The campaign storyline is predictably awful so I won’t go into that, but mechanically speaking they couldn’t have made something better calculated to irritate the crap out of me if they’d tried. In the campaign you progress along a series of nodes which form a path. Every so often there is a baddie on one of the nodes on this path, and you fight. There are chests full of money scattered around; these are essentially worthless because money can only be used to restock your supply of Elite and Champion units, which hardly ever die unless you’re being spectacularly careless. The path occasionally branches and you get to fight an optional baddie, but even this shallow attempt at non-linearity is utterly sabotaged by the levelling mechanic.
You see, your ability to win the battles – and thus your ability to progress – in Clash’s campaign has absolutely bugger all to do with how good you are at shifting units around. Instead it’s entirely dependent on how high a level you and your units have. A higher level means more HP and more damage, and the baddies are tuned so that you have to be at level X to have a real chance of beating them. If you’re underleveled then your attacks will be completely blunted on the tough enemy units, any damage that does make it through to the back row will take off a laughably low sliver of health, and once your opponent manages to make an attack it’ll probably take off half (or more) of your health since your hero’s max HP is tiny. This makes the campaign completely devoid of any kind of interesting challenge; either you are a high enough level to beat the enemy, in which case it will be almost embarrassingly easy, or else you are underlevelled and will be crushed repeatedly until you’ve ground out some more XP.
With this one stroke the levelling mechanic completely undoes the good work that went into the design of the puzzle game. I’d go so far as to say Clash of Heroes doesn’t just have a difficulty curve that’s badly-tuned; it rather has no difficulty curve, instead preferring to turn battles into a binary outcome that has nothing to do with how good you are at the game. There is a definite order to the battles, and if you do them in the correct order you will win them all. Attempt to deviate from this ordered progression and you’ll end up screaming at your computer monitor in short order because the game doesn’t give a fuck that what you are trying to do is pretty much impossible; it has no compunction about using its superior units to crush you mercilessly. It’s a “difficulty” mechanic which is often used in strategy games, but Clash isn’t a strategy game. It’s a puzzle game, and no matter the mechanical complexity the fact is that the basic scope of puzzle games is far, far too limited for Clash to get away with taking the same approach.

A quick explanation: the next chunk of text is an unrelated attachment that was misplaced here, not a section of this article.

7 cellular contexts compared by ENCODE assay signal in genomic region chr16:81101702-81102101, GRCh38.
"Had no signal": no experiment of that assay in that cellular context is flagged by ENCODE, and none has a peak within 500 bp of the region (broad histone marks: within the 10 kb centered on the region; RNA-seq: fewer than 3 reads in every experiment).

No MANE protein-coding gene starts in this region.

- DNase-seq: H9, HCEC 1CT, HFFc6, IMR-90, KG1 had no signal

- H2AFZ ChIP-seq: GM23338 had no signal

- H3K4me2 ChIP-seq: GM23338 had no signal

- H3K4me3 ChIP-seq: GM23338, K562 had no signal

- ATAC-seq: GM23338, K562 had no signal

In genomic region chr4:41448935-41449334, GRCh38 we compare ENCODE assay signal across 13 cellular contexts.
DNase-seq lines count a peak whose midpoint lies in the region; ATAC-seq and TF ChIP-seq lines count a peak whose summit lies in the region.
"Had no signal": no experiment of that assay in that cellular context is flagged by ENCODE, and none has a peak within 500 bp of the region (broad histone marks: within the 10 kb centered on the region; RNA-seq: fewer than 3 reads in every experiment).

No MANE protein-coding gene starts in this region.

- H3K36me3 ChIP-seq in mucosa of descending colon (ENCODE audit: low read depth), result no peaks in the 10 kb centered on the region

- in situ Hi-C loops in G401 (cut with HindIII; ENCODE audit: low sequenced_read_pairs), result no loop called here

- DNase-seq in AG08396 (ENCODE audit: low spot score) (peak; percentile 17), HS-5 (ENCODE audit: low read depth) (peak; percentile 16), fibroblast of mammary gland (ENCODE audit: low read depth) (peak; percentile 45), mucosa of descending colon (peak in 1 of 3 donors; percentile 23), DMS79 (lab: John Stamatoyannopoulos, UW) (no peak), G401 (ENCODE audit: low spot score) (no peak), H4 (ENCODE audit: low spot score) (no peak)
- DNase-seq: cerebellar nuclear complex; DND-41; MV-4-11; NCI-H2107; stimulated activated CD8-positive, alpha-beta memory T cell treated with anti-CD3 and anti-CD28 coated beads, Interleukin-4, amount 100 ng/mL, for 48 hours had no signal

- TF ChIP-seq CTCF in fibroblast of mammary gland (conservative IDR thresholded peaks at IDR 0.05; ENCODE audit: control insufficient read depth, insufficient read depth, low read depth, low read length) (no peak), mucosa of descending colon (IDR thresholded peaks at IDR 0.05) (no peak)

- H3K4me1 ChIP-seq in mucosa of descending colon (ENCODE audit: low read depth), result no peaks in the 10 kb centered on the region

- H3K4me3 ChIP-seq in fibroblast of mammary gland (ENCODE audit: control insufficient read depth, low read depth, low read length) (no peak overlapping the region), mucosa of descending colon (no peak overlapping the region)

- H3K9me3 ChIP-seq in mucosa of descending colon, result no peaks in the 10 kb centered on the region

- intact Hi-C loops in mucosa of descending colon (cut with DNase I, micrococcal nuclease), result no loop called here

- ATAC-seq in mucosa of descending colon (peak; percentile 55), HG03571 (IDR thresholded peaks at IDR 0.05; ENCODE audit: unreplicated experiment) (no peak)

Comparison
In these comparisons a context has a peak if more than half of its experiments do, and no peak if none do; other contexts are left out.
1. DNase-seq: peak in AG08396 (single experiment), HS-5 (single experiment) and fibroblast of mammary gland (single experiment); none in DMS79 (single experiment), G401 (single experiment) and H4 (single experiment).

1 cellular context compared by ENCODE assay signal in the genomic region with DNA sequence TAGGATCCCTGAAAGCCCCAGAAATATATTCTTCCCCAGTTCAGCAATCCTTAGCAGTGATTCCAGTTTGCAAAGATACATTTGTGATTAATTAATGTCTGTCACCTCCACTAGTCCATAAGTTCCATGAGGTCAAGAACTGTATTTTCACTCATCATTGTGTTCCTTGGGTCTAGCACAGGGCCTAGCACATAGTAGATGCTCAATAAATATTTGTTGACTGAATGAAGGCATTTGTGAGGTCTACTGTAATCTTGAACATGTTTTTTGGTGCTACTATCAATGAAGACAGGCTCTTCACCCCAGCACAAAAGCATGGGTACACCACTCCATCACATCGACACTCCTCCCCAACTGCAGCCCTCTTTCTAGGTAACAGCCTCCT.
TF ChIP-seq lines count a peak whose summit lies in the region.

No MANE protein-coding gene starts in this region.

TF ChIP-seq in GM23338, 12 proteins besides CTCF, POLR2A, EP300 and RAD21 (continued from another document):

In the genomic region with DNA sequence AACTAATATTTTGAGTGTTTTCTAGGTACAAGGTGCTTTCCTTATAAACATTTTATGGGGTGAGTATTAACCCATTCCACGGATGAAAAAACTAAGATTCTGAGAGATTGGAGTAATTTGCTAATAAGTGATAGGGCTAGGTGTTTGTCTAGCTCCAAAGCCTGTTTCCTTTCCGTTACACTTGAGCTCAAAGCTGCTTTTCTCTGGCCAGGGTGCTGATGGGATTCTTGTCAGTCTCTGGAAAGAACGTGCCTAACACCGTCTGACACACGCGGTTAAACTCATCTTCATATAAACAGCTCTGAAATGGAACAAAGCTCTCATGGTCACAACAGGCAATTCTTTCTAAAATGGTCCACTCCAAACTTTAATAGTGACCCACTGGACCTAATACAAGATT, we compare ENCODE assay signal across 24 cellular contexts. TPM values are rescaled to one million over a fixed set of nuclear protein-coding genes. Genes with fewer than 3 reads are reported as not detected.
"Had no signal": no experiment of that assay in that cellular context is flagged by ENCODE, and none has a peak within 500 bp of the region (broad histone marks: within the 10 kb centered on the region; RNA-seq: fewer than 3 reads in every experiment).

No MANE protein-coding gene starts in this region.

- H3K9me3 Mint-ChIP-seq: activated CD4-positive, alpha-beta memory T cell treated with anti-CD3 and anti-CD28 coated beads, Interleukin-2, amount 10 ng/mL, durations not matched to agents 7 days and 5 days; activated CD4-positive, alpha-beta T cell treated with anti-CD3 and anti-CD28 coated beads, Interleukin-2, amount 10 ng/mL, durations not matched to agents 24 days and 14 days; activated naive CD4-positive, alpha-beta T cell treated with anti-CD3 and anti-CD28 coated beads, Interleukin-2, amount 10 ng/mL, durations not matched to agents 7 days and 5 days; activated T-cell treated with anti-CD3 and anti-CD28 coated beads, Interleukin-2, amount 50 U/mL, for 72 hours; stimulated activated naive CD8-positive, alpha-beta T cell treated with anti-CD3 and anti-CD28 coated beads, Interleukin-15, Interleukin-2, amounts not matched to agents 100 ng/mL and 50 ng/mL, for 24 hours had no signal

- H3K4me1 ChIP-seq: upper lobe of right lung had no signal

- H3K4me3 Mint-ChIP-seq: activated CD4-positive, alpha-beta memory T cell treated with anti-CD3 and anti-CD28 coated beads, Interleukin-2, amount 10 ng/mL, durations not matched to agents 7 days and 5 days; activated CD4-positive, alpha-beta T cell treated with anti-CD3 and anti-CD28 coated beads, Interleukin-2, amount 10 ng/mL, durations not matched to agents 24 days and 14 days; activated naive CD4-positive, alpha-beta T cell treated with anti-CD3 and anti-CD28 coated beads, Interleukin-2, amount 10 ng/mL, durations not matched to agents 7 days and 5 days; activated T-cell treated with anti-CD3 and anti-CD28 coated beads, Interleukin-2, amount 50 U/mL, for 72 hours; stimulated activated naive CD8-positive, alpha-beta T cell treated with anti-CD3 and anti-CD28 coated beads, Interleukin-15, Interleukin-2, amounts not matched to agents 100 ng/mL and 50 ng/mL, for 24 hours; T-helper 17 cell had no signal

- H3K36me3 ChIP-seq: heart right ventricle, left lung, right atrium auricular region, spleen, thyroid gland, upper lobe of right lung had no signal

Playing the campaign is thus just a matter of going through the prescribed motions and there’s nothing else there to make me want to play it. Maybe this sort of thing appeals to some people. I don’t know. I play WoW on and off so I can’t really point fingers at people who enjoy what I perceive to be pointless, grindy activities. All I know is that once my enchantment with how well-designed the puzzle part was wore off (which was about halfway through the second chapter) I hated every second I spent in the campaign. It was just a series of repetitive battles that were either far too easy or far too hard. So be warned; there’s the seed of a good game in here, but the campaign smothers it in the choking effluent of lazy design and aside from a quick battle mode there’s no other single-player options. If you want your money’s worth from Clash of Heroes you’d better know someone else who owns it as well and who wants to play multiplayer. Otherwise you’re in for a dreadful time. A real shame.